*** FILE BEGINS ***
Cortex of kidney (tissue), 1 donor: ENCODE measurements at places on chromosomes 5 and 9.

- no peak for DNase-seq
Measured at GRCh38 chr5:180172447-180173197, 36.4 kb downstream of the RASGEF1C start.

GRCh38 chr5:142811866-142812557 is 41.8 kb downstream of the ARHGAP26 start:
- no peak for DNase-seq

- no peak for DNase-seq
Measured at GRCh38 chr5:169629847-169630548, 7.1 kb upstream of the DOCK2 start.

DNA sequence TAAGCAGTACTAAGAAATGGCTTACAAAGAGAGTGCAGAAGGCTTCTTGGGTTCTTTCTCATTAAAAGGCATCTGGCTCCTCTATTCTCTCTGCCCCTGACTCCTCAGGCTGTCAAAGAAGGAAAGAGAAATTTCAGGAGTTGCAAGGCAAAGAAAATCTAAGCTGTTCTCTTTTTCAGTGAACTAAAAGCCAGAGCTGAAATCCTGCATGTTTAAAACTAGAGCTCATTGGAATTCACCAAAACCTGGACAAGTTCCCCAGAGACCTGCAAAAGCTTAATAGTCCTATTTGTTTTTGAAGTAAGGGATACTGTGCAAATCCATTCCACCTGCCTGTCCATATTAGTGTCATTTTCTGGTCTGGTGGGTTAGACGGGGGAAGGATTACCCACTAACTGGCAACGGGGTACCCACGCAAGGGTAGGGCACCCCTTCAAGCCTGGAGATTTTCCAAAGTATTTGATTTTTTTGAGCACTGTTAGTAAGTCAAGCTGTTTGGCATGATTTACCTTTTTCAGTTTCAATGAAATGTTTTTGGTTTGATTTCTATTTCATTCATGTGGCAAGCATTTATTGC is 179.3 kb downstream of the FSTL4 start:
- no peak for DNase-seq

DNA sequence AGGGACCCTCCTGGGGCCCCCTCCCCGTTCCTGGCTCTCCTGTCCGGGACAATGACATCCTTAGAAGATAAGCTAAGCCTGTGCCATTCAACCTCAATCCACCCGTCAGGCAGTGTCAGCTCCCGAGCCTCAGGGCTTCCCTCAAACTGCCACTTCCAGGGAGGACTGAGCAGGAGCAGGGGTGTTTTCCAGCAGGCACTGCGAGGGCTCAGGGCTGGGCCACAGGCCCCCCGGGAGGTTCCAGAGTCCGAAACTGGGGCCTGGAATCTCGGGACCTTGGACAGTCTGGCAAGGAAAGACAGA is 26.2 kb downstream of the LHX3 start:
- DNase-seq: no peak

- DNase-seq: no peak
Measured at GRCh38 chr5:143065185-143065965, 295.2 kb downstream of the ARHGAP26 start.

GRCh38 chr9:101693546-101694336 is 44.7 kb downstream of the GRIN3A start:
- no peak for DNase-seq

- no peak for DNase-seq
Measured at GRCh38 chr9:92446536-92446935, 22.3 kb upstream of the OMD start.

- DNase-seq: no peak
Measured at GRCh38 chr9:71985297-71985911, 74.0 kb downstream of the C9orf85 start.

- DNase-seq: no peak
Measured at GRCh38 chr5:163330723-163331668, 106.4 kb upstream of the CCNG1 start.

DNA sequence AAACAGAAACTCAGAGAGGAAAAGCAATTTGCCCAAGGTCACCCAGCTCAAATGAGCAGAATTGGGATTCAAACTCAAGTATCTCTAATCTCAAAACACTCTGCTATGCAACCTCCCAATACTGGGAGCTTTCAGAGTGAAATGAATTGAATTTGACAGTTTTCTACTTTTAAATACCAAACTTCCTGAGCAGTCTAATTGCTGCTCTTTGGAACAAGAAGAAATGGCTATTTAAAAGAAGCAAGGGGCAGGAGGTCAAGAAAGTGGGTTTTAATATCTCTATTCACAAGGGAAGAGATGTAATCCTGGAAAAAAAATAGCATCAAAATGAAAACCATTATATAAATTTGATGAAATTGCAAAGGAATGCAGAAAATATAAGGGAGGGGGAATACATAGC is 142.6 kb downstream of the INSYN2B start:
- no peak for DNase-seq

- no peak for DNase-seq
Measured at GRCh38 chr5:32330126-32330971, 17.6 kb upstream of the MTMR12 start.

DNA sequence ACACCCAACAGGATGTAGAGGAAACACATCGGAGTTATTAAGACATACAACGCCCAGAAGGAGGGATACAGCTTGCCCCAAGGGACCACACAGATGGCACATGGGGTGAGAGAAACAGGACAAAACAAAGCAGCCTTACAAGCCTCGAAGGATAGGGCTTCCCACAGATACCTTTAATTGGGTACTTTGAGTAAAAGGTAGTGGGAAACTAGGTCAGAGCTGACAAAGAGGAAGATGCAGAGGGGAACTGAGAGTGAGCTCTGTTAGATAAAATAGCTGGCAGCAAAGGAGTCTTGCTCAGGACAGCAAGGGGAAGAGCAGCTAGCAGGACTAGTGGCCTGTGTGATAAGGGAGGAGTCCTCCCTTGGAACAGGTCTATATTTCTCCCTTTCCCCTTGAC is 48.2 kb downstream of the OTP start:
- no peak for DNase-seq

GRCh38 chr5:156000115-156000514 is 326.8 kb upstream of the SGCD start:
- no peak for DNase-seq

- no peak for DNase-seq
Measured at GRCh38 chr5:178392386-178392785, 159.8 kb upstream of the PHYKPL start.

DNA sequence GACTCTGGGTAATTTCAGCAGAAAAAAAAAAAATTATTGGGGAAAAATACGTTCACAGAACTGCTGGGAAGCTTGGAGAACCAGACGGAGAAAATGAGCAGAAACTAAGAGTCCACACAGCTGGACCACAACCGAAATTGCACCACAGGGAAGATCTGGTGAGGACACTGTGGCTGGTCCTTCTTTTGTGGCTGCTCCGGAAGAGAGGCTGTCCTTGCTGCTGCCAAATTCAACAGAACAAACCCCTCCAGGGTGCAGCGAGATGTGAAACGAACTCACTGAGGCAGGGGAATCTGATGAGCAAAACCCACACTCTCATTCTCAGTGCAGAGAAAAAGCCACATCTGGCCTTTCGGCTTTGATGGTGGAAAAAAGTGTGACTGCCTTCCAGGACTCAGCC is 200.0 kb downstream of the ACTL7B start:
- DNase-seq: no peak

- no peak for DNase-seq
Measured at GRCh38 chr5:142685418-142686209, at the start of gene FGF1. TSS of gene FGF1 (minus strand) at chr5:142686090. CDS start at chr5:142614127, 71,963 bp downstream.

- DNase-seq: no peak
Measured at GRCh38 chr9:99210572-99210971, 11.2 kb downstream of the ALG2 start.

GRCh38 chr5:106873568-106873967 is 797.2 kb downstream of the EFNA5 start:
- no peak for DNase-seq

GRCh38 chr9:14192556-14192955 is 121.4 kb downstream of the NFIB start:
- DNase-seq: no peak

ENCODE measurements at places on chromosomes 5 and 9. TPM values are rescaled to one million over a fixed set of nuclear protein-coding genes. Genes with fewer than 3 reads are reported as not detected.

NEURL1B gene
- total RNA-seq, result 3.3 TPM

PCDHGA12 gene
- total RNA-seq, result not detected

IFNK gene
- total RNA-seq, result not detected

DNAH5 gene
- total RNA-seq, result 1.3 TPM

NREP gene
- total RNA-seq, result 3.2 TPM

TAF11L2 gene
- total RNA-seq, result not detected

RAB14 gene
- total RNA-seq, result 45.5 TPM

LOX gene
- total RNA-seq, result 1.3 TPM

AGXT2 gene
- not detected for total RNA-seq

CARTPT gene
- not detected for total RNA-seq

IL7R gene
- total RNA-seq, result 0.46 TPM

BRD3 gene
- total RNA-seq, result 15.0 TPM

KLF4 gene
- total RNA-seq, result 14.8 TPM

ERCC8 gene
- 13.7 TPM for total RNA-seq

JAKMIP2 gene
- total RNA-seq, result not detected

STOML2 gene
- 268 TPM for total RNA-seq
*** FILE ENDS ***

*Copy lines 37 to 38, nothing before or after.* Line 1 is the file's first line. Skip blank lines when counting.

Measured at GRCh38 chr9:99210572-99210971, 11.2 kb downstream of the ALG2 start.

GRCh38 chr5:106873568-106873967 is 797.2 kb downstream of the EFNA5 start: